Dutch police received more than 50 tips about unidentified murder victims

In the context of the “Identify Me” campaign, the Dutch police have received 51 tips on the identity of the nine women whose bodies were found in the Netherlands.

As part of a collective effort, the Dutch, German, and Belgian police forces and Interpol released vital information on 22 murder cases last week.

Besides facial reconstructions, the forces made public photos of clothing and jewellery found at the crime scenes, as well as victims’ tattoos that may help identify them.

The cases in question happened between 1976 and 2019, and each involved the brutal murders of girls and women.

“A hopeful outcome”

Within just a week, the Dutch police received 51 helpful tips. As NU.nl reports, the tips include information such as the possible origin of clothing or jewellery of the victims, but also several possible names.

According to the police, this is all useful information.

The most tips came in about the case of the so-called “Heulmeisje,” who was found by hikers near Maarsbergen in 1976. She remains to this day, one of the most famous unsolved Dutch murder cases.

The Utrecht police received a total of 11 tips regarding the case.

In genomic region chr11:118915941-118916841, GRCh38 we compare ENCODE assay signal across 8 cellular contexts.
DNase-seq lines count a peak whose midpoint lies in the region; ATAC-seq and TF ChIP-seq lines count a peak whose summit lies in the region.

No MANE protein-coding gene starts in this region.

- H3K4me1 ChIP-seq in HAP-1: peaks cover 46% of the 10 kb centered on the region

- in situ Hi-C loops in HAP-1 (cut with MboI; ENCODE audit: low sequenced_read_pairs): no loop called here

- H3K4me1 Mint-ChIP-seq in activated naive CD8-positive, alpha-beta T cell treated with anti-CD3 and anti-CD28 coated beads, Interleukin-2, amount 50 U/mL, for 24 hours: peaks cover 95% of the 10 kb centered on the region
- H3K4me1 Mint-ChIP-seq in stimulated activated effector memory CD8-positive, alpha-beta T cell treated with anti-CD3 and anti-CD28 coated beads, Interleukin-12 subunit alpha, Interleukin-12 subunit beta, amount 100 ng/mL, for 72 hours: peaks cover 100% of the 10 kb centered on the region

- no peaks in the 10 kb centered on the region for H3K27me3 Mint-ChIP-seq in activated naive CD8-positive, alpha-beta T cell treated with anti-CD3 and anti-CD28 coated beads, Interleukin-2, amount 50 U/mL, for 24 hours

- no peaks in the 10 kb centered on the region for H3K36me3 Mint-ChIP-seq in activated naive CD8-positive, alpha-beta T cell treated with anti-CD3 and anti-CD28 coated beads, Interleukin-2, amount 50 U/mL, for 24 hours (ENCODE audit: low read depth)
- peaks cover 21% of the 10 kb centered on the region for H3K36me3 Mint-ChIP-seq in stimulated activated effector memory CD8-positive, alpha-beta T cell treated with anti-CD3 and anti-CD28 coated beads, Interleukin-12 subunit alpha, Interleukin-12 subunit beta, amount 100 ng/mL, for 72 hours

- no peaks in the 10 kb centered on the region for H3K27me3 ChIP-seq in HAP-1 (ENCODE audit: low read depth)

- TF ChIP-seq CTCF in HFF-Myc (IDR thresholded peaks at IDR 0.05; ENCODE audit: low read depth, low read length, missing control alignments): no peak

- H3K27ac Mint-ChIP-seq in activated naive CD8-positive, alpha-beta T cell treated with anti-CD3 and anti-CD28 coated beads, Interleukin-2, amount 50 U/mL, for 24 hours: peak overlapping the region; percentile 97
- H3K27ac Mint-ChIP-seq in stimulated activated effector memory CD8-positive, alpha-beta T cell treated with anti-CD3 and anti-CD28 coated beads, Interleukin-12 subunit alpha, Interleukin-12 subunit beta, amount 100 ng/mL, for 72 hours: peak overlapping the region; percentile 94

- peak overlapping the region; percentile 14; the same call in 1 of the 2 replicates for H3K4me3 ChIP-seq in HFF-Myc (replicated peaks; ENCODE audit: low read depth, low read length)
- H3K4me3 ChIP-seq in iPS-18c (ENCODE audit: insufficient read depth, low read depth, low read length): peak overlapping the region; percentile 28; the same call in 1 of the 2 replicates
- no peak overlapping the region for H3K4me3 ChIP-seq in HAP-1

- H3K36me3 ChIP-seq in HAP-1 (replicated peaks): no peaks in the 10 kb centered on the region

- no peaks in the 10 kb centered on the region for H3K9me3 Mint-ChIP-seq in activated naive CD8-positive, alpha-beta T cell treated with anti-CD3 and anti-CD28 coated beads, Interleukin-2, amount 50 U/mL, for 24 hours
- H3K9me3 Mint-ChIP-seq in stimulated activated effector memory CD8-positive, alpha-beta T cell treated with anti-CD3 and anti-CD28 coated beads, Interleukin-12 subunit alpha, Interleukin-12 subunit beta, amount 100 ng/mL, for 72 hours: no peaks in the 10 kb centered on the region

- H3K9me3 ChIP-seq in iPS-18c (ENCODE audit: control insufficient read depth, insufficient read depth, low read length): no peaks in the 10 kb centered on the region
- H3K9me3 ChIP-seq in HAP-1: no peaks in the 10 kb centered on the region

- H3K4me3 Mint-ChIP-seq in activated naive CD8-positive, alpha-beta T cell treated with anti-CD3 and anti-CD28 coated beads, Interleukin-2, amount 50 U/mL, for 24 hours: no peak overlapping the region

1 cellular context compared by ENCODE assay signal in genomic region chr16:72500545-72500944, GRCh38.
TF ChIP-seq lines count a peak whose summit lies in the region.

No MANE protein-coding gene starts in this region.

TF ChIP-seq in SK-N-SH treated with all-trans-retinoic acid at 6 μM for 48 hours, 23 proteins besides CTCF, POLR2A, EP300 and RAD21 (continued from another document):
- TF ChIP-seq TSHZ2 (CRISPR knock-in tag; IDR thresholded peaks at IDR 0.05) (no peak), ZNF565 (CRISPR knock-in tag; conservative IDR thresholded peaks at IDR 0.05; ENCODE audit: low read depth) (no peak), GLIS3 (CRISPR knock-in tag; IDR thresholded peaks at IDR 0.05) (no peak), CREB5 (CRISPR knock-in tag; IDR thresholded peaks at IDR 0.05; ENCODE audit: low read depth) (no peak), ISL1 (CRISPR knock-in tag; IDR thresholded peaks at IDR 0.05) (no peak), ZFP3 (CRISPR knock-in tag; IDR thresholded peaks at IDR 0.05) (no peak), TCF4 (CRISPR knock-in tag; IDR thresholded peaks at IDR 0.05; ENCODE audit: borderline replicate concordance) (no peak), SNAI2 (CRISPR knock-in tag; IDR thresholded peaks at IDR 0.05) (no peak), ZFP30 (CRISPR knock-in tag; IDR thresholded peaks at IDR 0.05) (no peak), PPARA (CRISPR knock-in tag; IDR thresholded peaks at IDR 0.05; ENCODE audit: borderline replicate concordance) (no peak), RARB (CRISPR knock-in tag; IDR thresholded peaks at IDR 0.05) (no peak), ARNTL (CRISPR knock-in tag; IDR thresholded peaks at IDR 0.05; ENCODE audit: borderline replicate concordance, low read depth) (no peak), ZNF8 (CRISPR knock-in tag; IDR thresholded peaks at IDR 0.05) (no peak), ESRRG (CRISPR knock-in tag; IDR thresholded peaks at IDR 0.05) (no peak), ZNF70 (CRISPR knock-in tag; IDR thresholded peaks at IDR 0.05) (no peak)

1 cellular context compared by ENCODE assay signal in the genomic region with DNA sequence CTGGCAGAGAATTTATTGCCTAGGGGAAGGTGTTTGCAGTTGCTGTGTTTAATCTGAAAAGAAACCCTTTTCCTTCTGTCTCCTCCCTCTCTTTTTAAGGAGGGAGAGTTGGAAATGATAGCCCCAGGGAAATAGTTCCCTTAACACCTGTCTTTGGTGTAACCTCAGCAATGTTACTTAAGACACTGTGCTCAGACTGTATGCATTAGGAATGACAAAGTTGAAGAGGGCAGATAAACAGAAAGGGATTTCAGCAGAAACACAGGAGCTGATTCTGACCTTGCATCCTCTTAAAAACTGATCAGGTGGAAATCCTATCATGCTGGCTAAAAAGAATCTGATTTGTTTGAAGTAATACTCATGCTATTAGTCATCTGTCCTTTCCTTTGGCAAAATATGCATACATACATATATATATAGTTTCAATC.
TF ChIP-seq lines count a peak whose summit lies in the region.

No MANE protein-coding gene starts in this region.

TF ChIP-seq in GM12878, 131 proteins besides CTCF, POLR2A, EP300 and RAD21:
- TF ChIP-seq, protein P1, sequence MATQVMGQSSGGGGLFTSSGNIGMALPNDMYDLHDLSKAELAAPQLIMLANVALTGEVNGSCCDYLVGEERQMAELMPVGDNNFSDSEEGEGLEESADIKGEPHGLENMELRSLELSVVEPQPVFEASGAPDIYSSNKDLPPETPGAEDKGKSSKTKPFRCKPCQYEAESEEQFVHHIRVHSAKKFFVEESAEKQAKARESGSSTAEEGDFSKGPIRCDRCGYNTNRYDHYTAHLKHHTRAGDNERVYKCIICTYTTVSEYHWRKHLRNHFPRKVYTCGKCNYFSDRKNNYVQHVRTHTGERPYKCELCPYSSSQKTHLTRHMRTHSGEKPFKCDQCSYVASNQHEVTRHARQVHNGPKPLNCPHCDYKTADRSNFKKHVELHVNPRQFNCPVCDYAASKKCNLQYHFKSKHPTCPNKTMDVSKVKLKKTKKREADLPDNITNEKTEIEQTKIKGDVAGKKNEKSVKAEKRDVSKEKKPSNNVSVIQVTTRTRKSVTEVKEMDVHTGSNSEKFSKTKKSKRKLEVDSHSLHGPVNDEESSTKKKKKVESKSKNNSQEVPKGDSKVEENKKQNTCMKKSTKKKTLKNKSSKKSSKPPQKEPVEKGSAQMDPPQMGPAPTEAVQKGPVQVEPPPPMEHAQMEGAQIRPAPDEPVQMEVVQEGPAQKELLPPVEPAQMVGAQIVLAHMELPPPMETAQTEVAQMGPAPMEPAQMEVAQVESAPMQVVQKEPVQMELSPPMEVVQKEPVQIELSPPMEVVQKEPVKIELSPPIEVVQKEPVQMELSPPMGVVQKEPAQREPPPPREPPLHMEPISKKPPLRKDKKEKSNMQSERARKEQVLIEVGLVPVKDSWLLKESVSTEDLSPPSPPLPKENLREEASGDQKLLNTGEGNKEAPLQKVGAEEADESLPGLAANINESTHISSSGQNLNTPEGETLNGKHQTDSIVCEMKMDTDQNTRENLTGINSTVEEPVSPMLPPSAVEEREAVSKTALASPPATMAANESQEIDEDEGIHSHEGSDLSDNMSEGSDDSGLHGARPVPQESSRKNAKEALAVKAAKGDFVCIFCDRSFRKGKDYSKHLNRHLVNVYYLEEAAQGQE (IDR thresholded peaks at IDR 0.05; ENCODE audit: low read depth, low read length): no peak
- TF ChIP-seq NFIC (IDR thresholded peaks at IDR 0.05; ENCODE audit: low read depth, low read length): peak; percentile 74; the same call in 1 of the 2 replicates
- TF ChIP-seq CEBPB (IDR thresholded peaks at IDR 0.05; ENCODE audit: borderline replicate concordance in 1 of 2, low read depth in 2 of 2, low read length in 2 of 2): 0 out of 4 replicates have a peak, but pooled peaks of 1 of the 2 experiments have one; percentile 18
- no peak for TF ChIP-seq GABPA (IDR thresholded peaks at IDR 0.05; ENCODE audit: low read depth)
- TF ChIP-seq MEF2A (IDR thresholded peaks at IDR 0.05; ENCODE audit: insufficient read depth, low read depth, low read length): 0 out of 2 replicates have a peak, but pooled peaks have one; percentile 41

Many tips in Germany and Belgium

The German police forces received a total of 122 tips, while 55 tips came in in Belgium.

Though the police in all three countries are hopeful about the outcome of the “Identify Me” campaign so far, they emphasise that new information is still desperately needed.

The police also emphasise that more investigations are needed before they can draw definite conclusions based on the new information. In the next step, the detectives in the three countries will carefully analyse the information received.

An international effort with international attention

The cooperation between Interpol and the Dutch, German and Belgian police forces has received worldwide attention.

The heartbreaking cases of the 22 unidentified women have been a topic of conversation in international media, and experts from around the world have been offering their help in solving them, Martin de Wit from the Dutch police tells NU.nl.

“The women in the campaign deserve to get their names back. And because of the information we receive now, there is some hope,” he says.

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Feature Image:Interpol
Lyna Meyrer πŸ‡±πŸ‡Ί
Lyna Meyrer πŸ‡±πŸ‡Ί
Say 'hoi' to Lyna, our Senior Writer at DutchReview! Fueled by a love for writing, social media, and all things Dutch, she joined the DR family in 2022. Since making the Netherlands her home in 2018, she has collected a BA in English Literature & Society (Hons.) and an RMA in Arts, Literature and Media (Hons.). Even though she grew up just a few hours away from the Netherlands, Lyna remains captivated by the guttural language, quirky culture, and questionable foods that make the Netherlands so wonderfully Dutch.


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